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A new structure for the sea ice essential climate variables of the Global Climate Observing System


Lavergne, T and Kern, S and Aaboe, S and Derby, L and Dybkjaer, GM and Garric, G and Heil, P and Hendricks, S and Holfort, J and Howell, S and Key, J and Lieser, JL and Maksym, T and Maslowski, W and Meier, W and Munoz-Sabater, J and Nicolas, J and Ozsoy, B and Rabe, B and Rack, W and Raphael, M and de Rosnay, P and Smolyanitsky, V and Tietsche, S and Ukita, J and Vichi, M and Wagner, P and Willmes, S and Zhao, X, A new structure for the sea ice essential climate variables of the Global Climate Observing System, Bulletin of the American Meteorological Society, 103, (6) pp. E1502-E1521. ISSN 0003-0007 (2022) [Refereed Article]

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ゥ2022 American Meteorological Society

DOI: doi:10.1175/BAMS-D-21-0227.1


Climate observations inform about the past and present state of the climate system. They underpin climate science, feed into policies for adaptation and mitigation, and increase awareness of the impacts of climate change. The Global Climate Observing System (GCOS), a body of the World Meteorological Organization (WMO), assesses the maturity of the required observing system and gives guidance for its development. The Essential Climate Variables (ECVs) are central to GCOS, and the global community must monitor them with the highest standards in the form of Climate Data Records (CDR). Today, a single ECV葉he sea ice ECV容ncapsulates all aspects of the sea ice environment. In the early 1990s it was a single variable (sea ice concentration) but is today an umbrella for four variables (adding thickness, edge/extent, and drift). In this contribution, we argue that GCOS should from now on consider a set of seven ECVs (sea ice concentration, thickness, snow depth, surface temperature, surface albedo, age, and drift). These seven ECVs are critical and cost effective to monitor with existing satellite Earth observation capability. We advise against placing these new variables under the umbrella of the single sea ice ECV. To start a set of distinct ECVs is indeed critical to avoid adding to the suboptimal situation we experience today and to reconcile the sea ice variables with the practice in other ECV domains.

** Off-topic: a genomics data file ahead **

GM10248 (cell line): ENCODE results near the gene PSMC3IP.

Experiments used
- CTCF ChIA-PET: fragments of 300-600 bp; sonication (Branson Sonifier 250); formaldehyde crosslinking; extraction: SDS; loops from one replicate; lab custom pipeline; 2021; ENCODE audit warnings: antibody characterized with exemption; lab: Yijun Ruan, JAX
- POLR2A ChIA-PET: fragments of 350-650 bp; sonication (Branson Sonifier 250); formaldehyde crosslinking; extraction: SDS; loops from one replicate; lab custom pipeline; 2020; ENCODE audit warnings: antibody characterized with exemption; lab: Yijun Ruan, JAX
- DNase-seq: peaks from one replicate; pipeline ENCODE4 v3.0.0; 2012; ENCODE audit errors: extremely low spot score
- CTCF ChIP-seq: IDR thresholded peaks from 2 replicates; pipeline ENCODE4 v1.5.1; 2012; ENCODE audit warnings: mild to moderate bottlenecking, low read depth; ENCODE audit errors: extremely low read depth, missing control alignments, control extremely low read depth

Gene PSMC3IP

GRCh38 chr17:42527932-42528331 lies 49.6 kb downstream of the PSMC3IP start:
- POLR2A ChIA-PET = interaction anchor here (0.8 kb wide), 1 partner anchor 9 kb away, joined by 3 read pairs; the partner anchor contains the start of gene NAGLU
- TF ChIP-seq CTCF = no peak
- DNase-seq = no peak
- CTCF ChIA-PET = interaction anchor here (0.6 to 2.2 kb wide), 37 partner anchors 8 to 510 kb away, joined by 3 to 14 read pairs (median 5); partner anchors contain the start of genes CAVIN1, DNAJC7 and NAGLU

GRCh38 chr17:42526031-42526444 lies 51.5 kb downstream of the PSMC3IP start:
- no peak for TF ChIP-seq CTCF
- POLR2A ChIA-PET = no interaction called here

Item Details

Item Type:Refereed Article
Keywords:sea ice, climate change, climatology, climate records
Research Division:Earth Sciences
Research Group:Oceanography
Research Field:Physical oceanography
Objective Division:Expanding Knowledge
Objective Group:Expanding knowledge
Objective Field:Expanding knowledge in the earth sciences
UTAS Author:Heil, P (Dr Petra Heil)
UTAS Author:Lieser, JL (Dr Jan Lieser)
ID Code:150538
Year Published:2022
Web of Science® Times Cited:3
Deposited By:Directorate
Deposited On:2022-06-20
Last Modified:2022-11-03
Downloads:1 View Download Statistics

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